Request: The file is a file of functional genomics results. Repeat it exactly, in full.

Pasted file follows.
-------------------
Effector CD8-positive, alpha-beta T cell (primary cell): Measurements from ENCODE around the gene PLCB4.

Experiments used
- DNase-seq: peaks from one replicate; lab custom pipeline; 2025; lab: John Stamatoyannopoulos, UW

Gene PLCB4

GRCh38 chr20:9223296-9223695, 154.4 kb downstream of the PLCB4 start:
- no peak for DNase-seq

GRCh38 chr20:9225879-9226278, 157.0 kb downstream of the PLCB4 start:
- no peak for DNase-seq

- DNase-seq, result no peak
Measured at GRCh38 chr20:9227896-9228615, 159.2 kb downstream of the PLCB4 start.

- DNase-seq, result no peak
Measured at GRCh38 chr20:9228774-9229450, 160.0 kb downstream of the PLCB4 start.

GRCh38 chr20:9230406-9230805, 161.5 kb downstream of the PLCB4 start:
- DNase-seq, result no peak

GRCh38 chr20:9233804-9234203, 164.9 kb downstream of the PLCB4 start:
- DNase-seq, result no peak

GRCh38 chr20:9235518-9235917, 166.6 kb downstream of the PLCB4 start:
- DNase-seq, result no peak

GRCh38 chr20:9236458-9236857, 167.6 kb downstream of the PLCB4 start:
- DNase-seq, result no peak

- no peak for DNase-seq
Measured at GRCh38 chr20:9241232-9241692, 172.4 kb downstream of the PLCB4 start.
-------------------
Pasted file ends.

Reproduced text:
Effector CD8-positive, alpha-beta T cell (primary cell): Measurements from ENCODE around the gene PLCB4.

Experiments used
- DNase-seq: peaks from one replicate; lab custom pipeline; 2025; lab: John Stamatoyannopoulos, UW

Gene PLCB4

GRCh38 chr20:9223296-9223695, 154.4 kb downstream of the PLCB4 start:
- no peak for DNase-seq

GRCh38 chr20:9225879-9226278, 157.0 kb downstream of the PLCB4 start:
- no peak for DNase-seq

- DNase-seq, result no peak
Measured at GRCh38 chr20:9227896-9228615, 159.2 kb downstream of the PLCB4 start.

- DNase-seq, result no peak
Measured at GRCh38 chr20:9228774-9229450, 160.0 kb downstream of the PLCB4 start.

GRCh38 chr20:9230406-9230805, 161.5 kb downstream of the PLCB4 start:
- DNase-seq, result no peak

GRCh38 chr20:9233804-9234203, 164.9 kb downstream of the PLCB4 start:
- DNase-seq, result no peak

GRCh38 chr20:9235518-9235917, 166.6 kb downstream of the PLCB4 start:
- DNase-seq, result no peak

GRCh38 chr20:9236458-9236857, 167.6 kb downstream of the PLCB4 start:
- DNase-seq, result no peak

- no peak for DNase-seq
Measured at GRCh38 chr20:9241232-9241692, 172.4 kb downstream of the PLCB4 start.